Each August, we send a new set of high school graduates headfirst into college. With college comes a whole new set of responsibilities. Students can find it difficult to manage these responsibilities away from the structure of home and high school. This is especially true when it comes to using technology responsibly. As parents and educators, we must acknowledge that we send them into a world where technology competency is required.
Graduating a responsible computer user means engaging them in responsible technology use. However, this extends past purposeful and monitored use in classrooms. Instead, students need to understand the importance of appropriate use themselves. Also, they need to understand that inappropriate use can lead to negative consequences.
Universities see advancements in classroom technology as a necessity in this technology-driven world. In fact, many classes take place in smart classrooms with multiple forms of technology. Furthermore, professors often require students to bring personal laptops or tablets to class, especially if research and writing are involved. Therefore, high schools can prepare students for college by encouraging digital research. This would include teaching students how to identify reliable and scholarly sources. That also prepares students for the kind of independent required in college.
Professors typically communicate, provide material and collect assessments online. High schools can prepare students for this by using course management systems (CMS) platforms like Moodle, Haiku or Blackboard. These systems give teachers the tools to post assignments, information and assessments online rather than giving daily reminders or sending emails. In this way, students are prepared for online course components. Also, they’ve learned independence and to take responsibility for in-class assignments.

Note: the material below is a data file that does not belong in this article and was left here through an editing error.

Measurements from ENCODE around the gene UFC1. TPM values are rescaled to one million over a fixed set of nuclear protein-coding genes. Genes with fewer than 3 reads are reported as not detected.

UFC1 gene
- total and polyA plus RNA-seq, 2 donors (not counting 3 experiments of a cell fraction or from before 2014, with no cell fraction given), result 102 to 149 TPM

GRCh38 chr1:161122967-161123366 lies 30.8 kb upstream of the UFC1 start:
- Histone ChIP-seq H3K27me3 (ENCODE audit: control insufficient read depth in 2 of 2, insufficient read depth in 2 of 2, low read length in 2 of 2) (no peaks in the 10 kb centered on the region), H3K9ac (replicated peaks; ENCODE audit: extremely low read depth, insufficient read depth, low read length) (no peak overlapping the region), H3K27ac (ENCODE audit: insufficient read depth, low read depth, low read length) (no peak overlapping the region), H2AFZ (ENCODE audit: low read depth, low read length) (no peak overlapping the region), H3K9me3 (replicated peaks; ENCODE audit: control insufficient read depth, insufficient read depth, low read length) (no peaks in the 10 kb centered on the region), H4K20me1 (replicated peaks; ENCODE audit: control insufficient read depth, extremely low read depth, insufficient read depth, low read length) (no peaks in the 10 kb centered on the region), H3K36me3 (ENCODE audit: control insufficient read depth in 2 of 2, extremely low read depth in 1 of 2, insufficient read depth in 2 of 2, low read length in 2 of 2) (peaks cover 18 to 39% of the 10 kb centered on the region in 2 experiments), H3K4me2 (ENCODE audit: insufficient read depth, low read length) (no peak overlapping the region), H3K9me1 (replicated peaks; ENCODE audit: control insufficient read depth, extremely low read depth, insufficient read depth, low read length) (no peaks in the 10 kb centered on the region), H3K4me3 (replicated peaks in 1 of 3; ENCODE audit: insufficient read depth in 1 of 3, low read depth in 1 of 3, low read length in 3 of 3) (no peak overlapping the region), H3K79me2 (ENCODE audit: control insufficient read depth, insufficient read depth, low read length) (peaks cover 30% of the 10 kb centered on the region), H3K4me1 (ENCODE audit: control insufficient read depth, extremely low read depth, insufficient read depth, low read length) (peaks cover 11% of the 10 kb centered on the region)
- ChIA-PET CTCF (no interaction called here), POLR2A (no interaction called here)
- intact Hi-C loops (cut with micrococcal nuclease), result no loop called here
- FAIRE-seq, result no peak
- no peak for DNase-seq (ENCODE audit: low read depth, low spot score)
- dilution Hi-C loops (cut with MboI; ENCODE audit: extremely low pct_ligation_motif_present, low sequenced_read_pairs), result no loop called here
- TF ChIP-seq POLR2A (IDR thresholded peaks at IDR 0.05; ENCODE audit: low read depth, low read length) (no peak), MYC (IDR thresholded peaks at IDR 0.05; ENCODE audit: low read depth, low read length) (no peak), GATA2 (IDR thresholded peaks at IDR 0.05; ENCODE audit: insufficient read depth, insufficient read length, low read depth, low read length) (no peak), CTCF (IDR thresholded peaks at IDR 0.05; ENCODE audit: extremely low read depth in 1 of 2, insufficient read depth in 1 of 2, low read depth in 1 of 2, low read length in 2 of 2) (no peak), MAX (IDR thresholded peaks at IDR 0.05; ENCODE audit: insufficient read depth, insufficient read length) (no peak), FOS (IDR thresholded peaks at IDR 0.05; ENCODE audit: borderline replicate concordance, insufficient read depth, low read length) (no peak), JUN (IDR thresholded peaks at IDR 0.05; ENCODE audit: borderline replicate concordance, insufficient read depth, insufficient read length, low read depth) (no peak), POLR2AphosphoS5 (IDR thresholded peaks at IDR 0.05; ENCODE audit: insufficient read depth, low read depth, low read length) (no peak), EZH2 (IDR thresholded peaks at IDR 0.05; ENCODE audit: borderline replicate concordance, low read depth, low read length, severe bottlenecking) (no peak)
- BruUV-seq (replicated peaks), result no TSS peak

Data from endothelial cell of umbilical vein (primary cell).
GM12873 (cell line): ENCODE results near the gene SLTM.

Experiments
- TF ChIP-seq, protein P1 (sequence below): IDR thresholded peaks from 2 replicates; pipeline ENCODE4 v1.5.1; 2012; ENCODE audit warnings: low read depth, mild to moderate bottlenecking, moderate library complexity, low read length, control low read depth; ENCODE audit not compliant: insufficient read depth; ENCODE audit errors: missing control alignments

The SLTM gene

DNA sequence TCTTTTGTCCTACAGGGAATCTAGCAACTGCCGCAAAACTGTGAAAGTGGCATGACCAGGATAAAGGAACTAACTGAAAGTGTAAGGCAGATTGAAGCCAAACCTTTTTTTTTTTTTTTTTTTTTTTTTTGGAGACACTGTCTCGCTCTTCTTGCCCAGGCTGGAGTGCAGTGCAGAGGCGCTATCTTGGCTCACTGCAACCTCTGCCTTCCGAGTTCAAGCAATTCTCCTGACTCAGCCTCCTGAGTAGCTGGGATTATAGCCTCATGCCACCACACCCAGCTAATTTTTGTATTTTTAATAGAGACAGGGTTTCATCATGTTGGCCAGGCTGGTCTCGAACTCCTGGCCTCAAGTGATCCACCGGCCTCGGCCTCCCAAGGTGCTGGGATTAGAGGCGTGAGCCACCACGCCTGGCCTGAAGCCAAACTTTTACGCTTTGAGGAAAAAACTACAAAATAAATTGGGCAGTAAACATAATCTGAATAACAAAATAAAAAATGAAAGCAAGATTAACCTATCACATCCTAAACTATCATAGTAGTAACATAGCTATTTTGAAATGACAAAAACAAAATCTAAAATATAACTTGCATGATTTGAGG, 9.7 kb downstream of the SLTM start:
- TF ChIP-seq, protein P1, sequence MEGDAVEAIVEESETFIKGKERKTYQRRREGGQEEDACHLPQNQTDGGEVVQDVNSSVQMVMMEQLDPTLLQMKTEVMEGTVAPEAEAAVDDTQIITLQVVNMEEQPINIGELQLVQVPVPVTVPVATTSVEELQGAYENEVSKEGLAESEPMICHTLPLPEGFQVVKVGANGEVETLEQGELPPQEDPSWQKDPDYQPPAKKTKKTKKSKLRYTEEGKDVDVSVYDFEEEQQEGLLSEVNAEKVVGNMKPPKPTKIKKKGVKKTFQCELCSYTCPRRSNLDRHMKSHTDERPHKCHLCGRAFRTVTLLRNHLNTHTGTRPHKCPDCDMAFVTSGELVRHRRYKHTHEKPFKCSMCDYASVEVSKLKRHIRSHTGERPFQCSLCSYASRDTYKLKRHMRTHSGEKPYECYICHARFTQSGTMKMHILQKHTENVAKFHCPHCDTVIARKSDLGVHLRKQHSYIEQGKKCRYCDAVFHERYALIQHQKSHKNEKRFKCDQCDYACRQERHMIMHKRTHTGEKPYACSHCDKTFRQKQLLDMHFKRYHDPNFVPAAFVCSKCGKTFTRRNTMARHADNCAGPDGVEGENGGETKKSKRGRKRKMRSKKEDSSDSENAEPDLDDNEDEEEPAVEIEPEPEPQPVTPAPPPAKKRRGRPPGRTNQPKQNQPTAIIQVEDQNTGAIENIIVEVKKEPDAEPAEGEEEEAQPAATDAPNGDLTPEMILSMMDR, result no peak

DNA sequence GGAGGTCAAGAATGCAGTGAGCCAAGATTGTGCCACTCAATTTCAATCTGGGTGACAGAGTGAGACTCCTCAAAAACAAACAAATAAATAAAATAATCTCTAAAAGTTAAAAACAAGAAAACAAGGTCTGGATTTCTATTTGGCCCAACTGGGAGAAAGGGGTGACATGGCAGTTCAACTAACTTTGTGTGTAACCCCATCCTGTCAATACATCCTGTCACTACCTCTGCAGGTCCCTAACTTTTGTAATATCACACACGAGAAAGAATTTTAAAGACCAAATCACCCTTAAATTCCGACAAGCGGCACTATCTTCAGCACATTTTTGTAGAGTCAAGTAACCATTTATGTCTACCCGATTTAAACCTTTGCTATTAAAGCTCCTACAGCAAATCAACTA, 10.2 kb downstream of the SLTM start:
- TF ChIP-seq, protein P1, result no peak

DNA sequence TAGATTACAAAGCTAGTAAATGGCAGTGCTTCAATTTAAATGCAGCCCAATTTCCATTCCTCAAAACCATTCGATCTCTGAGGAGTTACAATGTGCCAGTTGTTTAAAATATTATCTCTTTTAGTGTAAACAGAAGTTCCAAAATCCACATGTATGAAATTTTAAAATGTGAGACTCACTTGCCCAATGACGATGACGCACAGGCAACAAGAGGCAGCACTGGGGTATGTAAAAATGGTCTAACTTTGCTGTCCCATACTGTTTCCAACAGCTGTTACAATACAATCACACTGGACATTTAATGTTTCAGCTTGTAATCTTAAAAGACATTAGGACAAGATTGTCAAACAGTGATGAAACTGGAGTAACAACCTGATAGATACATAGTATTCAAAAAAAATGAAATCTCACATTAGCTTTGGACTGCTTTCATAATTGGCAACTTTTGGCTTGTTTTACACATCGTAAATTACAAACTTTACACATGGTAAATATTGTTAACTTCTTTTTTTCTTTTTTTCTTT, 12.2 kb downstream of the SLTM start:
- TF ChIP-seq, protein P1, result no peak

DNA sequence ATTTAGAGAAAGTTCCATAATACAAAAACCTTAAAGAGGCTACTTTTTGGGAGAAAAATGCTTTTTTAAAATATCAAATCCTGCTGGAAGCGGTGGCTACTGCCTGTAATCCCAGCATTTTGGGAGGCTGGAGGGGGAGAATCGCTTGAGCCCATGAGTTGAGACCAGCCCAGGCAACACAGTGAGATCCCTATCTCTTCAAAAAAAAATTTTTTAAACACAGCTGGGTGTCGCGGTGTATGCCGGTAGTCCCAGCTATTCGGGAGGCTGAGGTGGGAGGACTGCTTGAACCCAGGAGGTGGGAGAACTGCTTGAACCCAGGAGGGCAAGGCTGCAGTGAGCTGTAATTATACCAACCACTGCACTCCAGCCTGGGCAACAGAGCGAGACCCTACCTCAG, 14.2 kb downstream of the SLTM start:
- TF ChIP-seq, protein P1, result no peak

Most professors include a technology policy in their syllabus. These statements make the expectations for technology use in the classroom clear. Also, these policies sometimes call for grade deductions or dismissals from class if technology is used irresponsibly. Some professors love for their students to use laptops. However, others find laptops in classrooms to be a distraction. Thus, technology policies at the same college may differ widely. Professors may call for free usage, limited usage or no technology usage at all. As a result, it is up to the individual students to manage their behavior. In high school, teachers often manage common technology distractions with some sort of lockdown system. However, older students may be ready to learn that appropriate technology use is their own responsibility. Therefore, students leave high school understanding the importance of independent, responsible computer use.
Understanding the benefits and risks of technology use prepares high school students for college. They will enter college confident in their abilities to use technology. They will also be responsible enough to know when to turn it off. High school is a crucial learning platform for these students. Schools need to make sure that graduates understand why responsible technology use is important.
By Amy Haupt